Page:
November 6, 2020
Dear Friends of the Animals
It’s November and the weather is bringing out the best in us. Pumpkins and goblins are behind us. The carpeted landscapes basking in the warm sun are postcard perfect.
The shelter on Dartnall remains open for service by appointment. Pet parents bring their pets for spay and neuter surgeries to the Companion Animal Hospital entrance and pick them up mid afternoon. Royal Canin food purchases, prescribed medications, and purchased calendars and Christmas cards are ready for pick up just inside the front entrance. Adopting families are greeted with much fanfare outside as they take their new family member home.
And so it is not unusual for staff to be asked – What’s going on in the shelter?
Here’s a day in the life at 245 Dartnall.
Day surgery patients start arriving at 7:30 am. On this day, 14 cats are scheduled for surgery. On arrival, each patient’s sex is confirmed – yes, sometimes Poppy turns out to be a boy! Body weight is measured, and each pet is outfitted with an ID band. At the end of the day, a home care package accompanies parent and pet on their way.
Five families arrive for end of life support for their pets – all dogs this morning. These are sad departings; the only gift is the end of crippling pain, disease, and relief from the intense frailties at the end-of life. The decisions are hard for families and always in the best interests of their loved ones.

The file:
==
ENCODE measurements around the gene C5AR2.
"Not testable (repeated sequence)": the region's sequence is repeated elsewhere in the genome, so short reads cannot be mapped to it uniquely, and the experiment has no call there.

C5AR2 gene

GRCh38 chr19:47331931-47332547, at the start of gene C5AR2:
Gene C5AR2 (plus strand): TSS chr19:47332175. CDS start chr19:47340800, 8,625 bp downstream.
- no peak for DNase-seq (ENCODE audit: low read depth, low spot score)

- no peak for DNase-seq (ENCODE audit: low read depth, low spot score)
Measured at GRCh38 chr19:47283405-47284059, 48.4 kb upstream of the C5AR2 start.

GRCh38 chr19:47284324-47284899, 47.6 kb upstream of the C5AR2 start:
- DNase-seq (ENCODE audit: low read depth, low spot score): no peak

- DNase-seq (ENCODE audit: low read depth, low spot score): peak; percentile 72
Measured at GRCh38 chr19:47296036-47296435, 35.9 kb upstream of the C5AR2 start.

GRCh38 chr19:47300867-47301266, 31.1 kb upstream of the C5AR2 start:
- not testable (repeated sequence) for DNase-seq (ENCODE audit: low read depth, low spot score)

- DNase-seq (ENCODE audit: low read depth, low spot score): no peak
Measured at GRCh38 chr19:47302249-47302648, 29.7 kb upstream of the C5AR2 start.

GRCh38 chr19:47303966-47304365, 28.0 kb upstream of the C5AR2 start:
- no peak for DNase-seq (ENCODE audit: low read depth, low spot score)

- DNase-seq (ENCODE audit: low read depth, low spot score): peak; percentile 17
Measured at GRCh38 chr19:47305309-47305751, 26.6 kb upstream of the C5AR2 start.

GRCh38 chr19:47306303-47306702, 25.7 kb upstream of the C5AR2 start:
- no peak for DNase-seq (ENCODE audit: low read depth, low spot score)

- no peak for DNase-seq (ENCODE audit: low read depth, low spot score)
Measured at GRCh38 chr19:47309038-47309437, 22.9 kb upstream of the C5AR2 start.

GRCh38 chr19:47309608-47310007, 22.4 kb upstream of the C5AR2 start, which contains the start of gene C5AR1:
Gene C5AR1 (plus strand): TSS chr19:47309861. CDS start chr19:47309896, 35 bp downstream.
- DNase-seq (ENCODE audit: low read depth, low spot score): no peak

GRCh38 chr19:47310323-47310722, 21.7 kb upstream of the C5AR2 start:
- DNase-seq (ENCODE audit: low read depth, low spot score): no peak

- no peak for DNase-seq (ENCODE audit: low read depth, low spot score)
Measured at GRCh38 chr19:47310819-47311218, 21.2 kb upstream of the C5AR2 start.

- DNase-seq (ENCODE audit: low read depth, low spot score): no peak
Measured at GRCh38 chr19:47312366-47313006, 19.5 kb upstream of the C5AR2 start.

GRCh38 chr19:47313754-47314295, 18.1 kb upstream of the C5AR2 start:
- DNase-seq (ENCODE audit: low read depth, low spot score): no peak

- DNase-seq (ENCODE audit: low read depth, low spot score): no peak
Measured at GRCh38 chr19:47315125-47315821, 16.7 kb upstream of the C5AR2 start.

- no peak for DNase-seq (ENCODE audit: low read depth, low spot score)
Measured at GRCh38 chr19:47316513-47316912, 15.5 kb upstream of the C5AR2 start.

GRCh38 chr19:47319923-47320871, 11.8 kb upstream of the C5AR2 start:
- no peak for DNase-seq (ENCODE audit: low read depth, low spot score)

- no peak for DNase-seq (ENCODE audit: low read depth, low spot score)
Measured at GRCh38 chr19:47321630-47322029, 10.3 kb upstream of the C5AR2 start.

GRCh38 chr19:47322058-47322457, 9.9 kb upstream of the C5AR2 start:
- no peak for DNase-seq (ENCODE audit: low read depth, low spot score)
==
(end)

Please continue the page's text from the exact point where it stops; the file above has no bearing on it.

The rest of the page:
Inquiries, both by email and phone are non-stop. This window on the community tells us that pet families are stressed in the Times of COVID; veterinary care is unaffordable for many. Demand for spay neuter surgery is high. Advice flows on any number of issues including vaccines, nutrition, post surgery support, pet surrender and pet behaviour issues at home.
Today, there are no dogs in care. Over the last few years, dog intake has declined, and the population has been variable. Dogs that do arrive for care, rehab and rehoming have often had a tough life; patience and lots of love are required to get them home and happy.
At the same time, one never knows what a day might bring. Late in the day 33 cats (and one cockatiel) arrive for intake; one cat’s injured jaw will require regular flushing and antibiotics. Each cat in turn is weighed, examined by the shelter vet, treated for fleas and internal parasites, vaccinated to prevent disease, and nails are trimmed. By the end of the intake process – 4 staff have worked a 12-hour day.
The large intake makes for a total of about 70 cats in care at the shelter now and about 15 in foster care. Supportive care for all during their stay includes kennel cleaning, food and water, post surgical checks for some, medications when required, and most importantly – play.
In the later afternoon, barks signal the beginning of the first of two dog training sessions (sometimes called people training sessions😊) and the auditorium is filled with 6 sets of pet parents and their best friends, all physically distanced. Class sizes are reduced in the Times of COVID and demand is high.
Rescue, just in time care, recoveries, and rehoming – miracles happen every day at the shelter. Staff respond to animals in need on a dime. Donors make this possible, every day.
Be safe, be kind.
How can you help these days?
Purchase a calendar
Donate in a friend or family members name
Purchase your HBSPCA Holiday Cards